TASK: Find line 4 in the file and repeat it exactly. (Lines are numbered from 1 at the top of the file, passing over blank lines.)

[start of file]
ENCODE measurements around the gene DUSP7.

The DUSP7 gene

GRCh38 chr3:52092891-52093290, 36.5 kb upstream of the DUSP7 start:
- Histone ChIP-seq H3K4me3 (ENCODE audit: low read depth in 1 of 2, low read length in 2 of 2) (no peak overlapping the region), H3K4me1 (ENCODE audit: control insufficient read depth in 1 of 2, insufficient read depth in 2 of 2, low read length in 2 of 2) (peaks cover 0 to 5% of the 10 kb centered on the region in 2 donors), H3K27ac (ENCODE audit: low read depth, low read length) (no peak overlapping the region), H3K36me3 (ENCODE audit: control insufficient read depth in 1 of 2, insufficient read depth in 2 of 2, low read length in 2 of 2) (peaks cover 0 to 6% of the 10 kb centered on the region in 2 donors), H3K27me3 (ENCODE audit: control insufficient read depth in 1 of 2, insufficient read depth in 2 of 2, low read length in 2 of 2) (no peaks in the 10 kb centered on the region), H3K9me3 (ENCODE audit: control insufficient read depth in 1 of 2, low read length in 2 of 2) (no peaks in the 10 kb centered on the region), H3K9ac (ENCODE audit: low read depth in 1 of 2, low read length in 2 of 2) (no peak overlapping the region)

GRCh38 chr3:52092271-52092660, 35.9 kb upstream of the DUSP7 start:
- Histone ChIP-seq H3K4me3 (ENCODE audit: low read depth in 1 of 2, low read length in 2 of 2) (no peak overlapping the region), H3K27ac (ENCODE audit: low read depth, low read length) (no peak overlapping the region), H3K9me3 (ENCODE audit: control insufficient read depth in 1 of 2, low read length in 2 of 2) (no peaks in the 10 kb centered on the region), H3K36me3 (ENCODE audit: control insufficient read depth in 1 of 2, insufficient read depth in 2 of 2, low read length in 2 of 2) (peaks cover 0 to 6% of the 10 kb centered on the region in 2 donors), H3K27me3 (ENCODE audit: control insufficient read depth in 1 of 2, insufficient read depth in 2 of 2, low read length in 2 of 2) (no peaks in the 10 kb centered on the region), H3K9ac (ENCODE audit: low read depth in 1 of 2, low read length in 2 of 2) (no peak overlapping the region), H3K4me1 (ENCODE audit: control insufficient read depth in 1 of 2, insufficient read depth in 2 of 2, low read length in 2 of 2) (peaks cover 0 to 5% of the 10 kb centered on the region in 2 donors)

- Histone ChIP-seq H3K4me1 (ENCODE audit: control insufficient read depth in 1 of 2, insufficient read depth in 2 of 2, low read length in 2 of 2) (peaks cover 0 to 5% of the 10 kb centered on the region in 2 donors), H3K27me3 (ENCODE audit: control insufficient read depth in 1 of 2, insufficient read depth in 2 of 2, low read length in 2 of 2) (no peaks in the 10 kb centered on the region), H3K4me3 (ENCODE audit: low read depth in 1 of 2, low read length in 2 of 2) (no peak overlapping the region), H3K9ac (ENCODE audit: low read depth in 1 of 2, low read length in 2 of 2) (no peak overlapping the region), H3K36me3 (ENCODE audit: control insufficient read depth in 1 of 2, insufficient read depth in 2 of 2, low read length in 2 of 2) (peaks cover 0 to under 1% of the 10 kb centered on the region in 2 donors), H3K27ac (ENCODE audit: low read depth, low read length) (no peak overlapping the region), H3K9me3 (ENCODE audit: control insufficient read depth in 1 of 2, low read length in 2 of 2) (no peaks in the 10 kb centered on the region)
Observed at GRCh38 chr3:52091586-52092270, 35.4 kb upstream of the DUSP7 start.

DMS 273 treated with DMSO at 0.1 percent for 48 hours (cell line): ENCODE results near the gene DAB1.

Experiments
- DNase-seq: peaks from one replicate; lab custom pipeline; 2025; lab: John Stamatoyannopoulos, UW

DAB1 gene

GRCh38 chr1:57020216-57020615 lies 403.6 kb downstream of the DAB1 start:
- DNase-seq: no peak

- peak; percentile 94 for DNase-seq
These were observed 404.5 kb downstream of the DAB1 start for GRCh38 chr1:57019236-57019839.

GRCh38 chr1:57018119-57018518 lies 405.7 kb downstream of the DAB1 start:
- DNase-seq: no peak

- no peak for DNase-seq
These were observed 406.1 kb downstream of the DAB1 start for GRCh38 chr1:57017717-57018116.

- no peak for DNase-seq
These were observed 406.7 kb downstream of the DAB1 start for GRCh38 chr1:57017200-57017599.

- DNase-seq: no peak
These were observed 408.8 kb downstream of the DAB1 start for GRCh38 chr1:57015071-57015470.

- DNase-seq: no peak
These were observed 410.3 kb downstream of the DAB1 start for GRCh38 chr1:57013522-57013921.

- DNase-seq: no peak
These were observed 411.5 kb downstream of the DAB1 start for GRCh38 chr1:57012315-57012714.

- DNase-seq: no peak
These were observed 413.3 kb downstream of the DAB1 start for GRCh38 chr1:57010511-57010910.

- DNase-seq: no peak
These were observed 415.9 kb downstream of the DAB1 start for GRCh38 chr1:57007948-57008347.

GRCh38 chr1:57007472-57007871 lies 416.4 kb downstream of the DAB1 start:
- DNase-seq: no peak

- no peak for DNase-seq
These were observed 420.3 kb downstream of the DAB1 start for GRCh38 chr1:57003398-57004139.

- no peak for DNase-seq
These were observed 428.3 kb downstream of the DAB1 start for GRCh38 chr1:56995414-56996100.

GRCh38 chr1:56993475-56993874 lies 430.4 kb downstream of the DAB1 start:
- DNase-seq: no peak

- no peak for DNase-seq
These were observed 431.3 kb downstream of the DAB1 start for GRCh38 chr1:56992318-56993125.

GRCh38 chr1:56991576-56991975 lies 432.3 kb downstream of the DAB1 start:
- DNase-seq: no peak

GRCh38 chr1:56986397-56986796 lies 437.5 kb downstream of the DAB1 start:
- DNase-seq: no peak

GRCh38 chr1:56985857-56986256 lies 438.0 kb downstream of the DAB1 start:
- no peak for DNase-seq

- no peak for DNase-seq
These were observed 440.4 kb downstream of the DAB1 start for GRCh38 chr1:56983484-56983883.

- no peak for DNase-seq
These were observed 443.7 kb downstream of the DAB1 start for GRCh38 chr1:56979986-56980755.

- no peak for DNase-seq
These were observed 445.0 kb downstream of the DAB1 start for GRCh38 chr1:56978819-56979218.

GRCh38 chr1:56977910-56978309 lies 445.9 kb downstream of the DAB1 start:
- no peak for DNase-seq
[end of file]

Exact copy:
- Histone ChIP-seq H3K4me3 (ENCODE audit: low read depth in 1 of 2, low read length in 2 of 2) (no peak overlapping the region), H3K4me1 (ENCODE audit: control insufficient read depth in 1 of 2, insufficient read depth in 2 of 2, low read length in 2 of 2) (peaks cover 0 to 5% of the 10 kb centered on the region in 2 donors), H3K27ac (ENCODE audit: low read depth, low read length) (no peak overlapping the region), H3K36me3 (ENCODE audit: control insufficient read depth in 1 of 2, insufficient read depth in 2 of 2, low read length in 2 of 2) (peaks cover 0 to 6% of the 10 kb centered on the region in 2 donors), H3K27me3 (ENCODE audit: control insufficient read depth in 1 of 2, insufficient read depth in 2 of 2, low read length in 2 of 2) (no peaks in the 10 kb centered on the region), H3K9me3 (ENCODE audit: control insufficient read depth in 1 of 2, low read length in 2 of 2) (no peaks in the 10 kb centered on the region), H3K9ac (ENCODE audit: low read depth in 1 of 2, low read length in 2 of 2) (no peak overlapping the region)